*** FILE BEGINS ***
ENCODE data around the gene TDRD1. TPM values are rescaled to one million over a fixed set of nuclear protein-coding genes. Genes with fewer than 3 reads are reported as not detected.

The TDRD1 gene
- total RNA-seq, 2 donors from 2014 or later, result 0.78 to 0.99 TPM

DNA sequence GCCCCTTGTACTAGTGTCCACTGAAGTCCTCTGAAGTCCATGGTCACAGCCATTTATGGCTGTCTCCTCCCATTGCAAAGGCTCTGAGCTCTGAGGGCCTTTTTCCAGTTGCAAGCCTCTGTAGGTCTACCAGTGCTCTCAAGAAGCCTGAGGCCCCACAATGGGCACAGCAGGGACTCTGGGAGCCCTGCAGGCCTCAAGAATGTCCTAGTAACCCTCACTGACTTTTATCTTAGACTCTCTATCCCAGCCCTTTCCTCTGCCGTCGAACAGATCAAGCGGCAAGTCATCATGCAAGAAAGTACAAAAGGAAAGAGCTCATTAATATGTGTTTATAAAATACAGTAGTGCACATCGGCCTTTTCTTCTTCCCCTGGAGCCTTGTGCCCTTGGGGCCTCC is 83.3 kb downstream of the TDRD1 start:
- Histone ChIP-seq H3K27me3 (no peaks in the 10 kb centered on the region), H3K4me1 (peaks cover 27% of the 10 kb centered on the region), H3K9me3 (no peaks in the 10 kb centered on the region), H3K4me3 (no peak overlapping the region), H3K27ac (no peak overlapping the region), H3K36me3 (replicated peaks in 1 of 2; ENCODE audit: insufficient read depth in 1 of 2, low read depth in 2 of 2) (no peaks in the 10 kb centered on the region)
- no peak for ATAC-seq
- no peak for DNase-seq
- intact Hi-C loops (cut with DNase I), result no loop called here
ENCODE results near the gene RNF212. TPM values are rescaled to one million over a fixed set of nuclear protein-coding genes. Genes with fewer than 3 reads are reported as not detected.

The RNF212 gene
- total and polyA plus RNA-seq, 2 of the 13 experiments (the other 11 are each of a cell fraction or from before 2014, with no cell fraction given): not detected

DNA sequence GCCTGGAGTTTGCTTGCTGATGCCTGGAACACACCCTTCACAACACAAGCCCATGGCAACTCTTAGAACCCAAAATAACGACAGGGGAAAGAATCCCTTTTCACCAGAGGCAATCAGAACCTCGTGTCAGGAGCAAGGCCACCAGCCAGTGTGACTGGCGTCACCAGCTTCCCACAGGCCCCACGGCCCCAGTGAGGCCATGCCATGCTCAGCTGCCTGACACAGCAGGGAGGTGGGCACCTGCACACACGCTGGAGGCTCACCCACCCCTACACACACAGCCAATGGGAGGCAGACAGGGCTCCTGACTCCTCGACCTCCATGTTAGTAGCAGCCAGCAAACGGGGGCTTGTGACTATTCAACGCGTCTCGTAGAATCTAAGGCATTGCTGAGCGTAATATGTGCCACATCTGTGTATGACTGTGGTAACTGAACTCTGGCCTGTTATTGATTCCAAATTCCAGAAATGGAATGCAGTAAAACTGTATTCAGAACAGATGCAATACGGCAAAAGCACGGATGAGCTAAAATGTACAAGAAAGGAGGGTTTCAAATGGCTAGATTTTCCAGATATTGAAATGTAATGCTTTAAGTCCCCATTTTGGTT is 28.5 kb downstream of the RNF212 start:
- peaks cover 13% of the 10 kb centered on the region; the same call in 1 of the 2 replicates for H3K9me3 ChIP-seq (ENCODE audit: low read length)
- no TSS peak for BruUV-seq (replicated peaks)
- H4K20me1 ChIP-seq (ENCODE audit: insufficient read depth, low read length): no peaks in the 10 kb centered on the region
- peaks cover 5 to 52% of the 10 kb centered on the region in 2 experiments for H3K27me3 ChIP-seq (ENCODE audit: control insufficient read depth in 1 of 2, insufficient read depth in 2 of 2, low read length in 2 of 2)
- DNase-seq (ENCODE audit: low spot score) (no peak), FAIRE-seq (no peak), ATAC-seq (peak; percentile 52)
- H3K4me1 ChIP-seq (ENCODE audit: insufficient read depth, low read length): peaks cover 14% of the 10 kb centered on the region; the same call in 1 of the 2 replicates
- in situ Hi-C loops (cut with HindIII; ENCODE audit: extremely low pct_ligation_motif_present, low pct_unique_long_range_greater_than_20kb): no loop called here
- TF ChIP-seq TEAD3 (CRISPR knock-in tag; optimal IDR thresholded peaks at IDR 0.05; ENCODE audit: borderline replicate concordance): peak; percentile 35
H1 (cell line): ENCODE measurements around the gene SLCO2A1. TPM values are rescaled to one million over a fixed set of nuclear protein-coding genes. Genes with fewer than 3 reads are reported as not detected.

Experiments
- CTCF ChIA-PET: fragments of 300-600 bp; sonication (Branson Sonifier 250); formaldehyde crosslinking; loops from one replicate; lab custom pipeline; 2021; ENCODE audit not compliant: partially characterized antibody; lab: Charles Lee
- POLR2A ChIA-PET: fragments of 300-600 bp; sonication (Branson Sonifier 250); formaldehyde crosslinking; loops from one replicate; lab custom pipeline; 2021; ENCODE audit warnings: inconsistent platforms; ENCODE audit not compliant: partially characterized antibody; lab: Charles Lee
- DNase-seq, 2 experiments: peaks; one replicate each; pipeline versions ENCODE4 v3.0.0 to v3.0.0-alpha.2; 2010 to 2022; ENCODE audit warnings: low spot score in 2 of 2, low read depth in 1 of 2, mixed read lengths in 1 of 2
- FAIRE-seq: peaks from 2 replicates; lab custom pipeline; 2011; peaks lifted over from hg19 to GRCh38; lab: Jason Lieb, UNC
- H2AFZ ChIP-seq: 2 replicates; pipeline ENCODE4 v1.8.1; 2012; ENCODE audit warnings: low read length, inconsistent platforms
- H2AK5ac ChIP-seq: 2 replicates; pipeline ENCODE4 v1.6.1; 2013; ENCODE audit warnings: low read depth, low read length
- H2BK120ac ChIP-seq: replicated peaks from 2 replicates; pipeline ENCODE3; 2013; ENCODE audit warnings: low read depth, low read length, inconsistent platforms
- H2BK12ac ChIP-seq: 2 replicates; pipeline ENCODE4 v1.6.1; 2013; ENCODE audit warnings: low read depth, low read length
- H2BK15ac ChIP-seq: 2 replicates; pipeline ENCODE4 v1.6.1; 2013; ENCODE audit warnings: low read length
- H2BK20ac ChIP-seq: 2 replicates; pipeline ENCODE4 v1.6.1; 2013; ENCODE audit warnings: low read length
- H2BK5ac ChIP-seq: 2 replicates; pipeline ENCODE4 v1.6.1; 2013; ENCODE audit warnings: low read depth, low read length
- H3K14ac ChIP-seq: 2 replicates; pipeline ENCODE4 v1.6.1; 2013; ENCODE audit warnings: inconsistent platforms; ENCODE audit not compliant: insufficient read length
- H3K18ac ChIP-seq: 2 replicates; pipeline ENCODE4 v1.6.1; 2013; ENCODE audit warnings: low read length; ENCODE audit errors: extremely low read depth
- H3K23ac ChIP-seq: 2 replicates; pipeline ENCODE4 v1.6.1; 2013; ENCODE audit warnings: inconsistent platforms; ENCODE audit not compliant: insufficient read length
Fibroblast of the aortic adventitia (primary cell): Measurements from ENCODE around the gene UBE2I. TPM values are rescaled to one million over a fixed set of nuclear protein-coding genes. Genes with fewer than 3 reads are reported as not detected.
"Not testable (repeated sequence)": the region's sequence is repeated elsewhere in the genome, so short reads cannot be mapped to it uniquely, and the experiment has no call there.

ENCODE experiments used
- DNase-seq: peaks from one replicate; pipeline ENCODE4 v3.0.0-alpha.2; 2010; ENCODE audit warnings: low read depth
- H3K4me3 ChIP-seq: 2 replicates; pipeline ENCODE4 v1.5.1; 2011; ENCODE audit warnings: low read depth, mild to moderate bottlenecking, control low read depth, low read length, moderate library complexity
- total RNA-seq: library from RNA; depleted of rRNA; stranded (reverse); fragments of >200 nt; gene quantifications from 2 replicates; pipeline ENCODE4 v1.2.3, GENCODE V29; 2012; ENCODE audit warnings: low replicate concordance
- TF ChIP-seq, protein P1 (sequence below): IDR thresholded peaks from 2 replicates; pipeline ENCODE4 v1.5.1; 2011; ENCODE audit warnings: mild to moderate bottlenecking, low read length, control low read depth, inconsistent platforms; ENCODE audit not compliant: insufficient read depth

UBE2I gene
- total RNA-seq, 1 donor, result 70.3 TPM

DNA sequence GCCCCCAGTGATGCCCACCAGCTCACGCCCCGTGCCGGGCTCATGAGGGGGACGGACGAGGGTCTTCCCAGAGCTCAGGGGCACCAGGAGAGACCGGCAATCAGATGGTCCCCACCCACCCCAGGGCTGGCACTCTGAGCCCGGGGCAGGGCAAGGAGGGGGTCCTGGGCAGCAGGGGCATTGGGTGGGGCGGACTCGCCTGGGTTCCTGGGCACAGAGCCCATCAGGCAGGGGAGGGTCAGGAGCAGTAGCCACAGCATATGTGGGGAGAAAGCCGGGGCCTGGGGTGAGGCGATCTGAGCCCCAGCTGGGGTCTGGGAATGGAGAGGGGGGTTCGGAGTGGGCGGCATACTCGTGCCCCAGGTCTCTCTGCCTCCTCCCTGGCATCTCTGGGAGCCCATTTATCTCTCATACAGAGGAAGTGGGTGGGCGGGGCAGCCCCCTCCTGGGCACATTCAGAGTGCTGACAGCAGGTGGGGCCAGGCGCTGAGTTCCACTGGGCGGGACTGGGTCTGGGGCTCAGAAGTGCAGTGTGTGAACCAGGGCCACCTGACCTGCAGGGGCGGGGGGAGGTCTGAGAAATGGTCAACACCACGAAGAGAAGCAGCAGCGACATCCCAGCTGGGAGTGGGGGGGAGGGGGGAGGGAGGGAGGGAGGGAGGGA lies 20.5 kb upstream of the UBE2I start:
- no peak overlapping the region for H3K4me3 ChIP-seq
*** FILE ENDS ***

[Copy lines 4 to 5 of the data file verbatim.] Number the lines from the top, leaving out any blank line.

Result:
DNA sequence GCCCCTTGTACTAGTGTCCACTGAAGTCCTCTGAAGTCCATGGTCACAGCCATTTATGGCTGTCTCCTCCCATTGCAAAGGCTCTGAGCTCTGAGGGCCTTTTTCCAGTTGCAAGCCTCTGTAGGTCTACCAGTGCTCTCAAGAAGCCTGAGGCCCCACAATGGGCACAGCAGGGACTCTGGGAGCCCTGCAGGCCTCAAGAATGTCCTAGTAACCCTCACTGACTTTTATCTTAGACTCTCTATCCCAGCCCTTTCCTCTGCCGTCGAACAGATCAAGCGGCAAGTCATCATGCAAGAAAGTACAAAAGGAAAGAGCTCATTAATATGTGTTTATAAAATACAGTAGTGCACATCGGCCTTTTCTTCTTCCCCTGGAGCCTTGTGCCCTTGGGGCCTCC is 83.3 kb downstream of the TDRD1 start:
- Histone ChIP-seq H3K27me3 (no peaks in the 10 kb centered on the region), H3K4me1 (peaks cover 27% of the 10 kb centered on the region), H3K9me3 (no peaks in the 10 kb centered on the region), H3K4me3 (no peak overlapping the region), H3K27ac (no peak overlapping the region), H3K36me3 (replicated peaks in 1 of 2; ENCODE audit: insufficient read depth in 1 of 2, low read depth in 2 of 2) (no peaks in the 10 kb centered on the region)